South Tyneside’s lack of exercise costs health services with £4.1m

Dr Roberta Marshall  of the Health Protection Agency North East
Dr Roberta Marshall of the Health Protection Agency North East

Lack of exercise by South Tynesiders is contributing to a range of long-term diseases, landing the National Health Service with an annual bill of £4.1m.

Almost half of the cash is being spent on the borough’s 7,400 heart disease sufferers, according to figures released by the British Heart Foundation.

It is staggering the amount of money that inactivity is costing health services in South Tyneside every year.

Catherine Kelly, director of prevention, survival and support at BHF, said

In South Tyneside, the cost of heart disease alone, put down to people not taking enough exercise, stands at £2.2m a year.

Heart disease and stroke also account for more than a fifth of all deaths in the borough and more than a quarter of deaths of people under the age of 75.

Experts at the foundation say that regular physical activity will not only reduce NHS costs but could also help lower the risks of developing diseases and, in turn, prolong lives.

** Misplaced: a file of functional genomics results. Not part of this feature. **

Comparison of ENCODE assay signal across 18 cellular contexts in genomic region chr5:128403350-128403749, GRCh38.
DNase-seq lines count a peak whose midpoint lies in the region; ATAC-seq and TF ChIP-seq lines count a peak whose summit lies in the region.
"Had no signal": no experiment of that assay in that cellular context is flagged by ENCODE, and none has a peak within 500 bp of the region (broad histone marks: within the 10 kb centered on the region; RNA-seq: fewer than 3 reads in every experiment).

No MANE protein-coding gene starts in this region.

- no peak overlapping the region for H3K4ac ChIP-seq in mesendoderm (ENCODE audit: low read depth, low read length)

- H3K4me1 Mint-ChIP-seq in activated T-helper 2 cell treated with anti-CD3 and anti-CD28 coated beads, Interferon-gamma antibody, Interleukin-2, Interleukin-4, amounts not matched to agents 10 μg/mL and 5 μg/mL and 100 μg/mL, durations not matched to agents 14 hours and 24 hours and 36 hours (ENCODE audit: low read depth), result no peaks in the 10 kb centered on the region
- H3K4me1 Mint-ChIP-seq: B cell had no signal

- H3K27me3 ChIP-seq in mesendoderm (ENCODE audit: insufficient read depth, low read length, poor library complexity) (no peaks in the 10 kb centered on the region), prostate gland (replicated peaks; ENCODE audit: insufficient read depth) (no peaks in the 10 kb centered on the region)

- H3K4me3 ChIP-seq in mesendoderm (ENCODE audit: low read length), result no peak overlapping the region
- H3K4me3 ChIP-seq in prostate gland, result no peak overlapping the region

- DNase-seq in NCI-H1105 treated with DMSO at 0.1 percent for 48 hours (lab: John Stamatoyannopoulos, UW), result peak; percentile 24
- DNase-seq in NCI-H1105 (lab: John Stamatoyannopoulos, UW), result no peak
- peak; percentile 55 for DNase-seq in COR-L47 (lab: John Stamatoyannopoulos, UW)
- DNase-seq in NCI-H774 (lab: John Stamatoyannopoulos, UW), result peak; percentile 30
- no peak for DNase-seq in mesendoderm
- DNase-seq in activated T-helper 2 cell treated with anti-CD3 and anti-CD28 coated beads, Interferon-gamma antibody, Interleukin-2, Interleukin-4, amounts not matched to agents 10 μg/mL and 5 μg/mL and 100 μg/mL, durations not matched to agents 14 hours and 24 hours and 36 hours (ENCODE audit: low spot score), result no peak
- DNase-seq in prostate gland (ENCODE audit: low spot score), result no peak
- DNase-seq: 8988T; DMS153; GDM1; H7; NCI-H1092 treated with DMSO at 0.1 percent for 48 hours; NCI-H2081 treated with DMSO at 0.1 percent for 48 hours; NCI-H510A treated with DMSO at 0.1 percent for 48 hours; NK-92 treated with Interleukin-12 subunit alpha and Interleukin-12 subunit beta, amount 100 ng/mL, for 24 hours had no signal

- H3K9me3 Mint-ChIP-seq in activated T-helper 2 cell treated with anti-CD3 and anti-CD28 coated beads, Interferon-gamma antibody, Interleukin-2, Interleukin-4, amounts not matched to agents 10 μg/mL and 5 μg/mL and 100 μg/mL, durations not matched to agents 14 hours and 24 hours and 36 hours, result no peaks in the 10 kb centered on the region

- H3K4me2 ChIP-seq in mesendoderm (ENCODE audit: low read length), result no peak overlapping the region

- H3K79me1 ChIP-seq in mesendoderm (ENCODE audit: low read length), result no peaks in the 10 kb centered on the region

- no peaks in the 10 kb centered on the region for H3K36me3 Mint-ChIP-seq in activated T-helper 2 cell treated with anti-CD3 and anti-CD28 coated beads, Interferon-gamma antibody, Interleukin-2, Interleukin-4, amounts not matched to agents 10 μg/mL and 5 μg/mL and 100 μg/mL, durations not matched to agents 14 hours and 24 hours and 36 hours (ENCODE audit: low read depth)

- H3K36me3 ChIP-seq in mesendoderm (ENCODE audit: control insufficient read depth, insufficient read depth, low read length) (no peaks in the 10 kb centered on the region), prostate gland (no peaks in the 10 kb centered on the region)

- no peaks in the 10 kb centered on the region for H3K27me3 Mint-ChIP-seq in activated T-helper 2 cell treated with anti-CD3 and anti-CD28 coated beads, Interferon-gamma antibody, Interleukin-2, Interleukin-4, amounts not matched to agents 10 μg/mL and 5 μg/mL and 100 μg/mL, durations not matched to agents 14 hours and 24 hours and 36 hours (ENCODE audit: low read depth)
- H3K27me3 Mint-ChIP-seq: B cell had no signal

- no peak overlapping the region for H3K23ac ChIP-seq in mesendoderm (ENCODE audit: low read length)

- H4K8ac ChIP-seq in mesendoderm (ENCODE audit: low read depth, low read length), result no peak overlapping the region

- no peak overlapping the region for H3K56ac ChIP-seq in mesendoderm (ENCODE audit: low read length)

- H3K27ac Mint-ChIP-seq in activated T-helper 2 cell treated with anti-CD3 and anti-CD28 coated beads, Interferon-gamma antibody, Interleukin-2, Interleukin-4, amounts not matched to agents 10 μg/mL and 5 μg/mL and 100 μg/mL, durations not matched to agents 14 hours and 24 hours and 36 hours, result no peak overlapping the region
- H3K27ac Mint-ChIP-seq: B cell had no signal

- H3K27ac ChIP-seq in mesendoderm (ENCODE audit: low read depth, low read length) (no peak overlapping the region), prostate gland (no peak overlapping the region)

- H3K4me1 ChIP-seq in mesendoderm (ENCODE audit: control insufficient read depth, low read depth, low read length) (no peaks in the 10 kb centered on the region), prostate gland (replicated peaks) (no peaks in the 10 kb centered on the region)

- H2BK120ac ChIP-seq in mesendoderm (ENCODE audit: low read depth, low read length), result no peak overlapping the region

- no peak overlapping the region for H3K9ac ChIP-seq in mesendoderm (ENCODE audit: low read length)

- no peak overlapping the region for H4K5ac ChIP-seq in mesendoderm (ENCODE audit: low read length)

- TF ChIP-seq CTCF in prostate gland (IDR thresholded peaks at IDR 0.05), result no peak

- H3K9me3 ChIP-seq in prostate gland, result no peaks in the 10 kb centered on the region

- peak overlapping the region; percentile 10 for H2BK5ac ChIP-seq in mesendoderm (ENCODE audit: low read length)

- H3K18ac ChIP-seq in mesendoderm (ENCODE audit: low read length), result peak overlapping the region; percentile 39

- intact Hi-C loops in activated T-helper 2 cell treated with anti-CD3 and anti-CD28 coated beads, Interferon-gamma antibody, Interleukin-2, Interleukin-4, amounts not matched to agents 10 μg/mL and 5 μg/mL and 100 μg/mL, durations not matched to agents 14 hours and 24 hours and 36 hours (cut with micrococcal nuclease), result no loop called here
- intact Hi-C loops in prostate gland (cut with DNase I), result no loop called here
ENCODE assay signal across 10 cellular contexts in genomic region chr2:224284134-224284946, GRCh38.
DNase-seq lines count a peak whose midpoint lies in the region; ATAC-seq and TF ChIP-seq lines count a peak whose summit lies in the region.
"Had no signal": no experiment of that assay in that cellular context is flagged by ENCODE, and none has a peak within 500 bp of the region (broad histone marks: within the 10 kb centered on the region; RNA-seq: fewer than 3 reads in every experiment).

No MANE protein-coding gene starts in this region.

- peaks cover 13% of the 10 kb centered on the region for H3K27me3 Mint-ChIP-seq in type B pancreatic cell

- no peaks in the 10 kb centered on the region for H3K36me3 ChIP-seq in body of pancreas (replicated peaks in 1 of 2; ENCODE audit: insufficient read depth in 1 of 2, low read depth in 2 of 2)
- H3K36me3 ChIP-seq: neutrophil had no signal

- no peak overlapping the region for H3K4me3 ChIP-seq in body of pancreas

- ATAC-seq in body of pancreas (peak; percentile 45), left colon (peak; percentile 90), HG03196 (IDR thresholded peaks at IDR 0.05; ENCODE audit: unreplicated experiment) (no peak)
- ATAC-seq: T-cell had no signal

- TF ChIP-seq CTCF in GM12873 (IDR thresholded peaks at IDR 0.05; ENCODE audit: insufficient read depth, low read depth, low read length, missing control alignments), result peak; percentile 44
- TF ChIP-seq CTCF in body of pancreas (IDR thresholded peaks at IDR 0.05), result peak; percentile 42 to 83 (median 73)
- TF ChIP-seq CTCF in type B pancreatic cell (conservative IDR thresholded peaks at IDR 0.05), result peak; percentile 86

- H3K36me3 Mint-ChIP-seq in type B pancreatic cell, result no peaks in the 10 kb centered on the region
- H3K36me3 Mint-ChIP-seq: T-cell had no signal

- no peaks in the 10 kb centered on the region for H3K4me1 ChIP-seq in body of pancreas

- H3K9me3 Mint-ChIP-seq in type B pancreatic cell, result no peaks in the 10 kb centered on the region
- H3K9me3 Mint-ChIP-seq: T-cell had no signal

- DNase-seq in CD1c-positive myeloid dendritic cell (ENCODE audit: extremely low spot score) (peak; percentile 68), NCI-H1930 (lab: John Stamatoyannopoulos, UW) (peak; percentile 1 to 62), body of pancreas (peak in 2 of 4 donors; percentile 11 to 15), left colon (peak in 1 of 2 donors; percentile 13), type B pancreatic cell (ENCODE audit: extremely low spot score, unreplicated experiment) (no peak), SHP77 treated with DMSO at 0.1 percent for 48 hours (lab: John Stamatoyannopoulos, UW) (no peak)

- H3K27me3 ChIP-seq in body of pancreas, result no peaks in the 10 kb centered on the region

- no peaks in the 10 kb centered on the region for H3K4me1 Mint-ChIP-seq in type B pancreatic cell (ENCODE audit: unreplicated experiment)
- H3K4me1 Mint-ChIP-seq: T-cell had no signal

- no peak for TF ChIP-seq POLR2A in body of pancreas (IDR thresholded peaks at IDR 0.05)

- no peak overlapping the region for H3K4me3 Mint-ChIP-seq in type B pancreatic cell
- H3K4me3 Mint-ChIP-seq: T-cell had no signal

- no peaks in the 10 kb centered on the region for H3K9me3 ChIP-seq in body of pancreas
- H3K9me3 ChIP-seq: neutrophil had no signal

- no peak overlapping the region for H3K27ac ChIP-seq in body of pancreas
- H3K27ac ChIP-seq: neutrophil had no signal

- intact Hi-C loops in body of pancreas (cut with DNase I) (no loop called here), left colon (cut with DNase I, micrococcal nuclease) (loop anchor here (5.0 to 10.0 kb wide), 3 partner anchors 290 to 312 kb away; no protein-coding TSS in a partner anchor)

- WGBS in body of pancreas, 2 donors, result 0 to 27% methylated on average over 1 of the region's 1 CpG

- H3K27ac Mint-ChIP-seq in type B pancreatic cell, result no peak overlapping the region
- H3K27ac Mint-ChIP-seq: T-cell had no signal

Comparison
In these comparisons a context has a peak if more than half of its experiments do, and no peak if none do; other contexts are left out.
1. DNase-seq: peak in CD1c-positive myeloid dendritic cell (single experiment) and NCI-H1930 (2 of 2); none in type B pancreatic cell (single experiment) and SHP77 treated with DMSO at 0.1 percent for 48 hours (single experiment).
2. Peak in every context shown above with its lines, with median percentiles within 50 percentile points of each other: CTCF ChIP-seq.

Catherine Kelly, director of prevention, survival and support at the charity, said: “It is staggering the amount of money that inactivity is costing health services in South Tyneside every year.

“Encouraging people to be more active and less sedentary will help reduce their risk of heart disease and will save millions of pounds for health services.

Dr Roberta Marshall, director of Public Health England in the North East, added: ‘Insufficient physical activity is the fourth greatest cause of ill-health in the UK and is responsible for one in six deaths, making it as dangerous as smoking and obesity and costing the country an estimated £7.4bn a year.

“A wealth of evidence shows that an active life plays a crucial role in physical and mental health and wellbeing.

“A number of diseases are currently on the increase and affecting people at an earlier age.

“These include cancer and diabetes, and conditions like hypertension.

“Regular physical activity can guard us against all of these as well as helping combat depression.”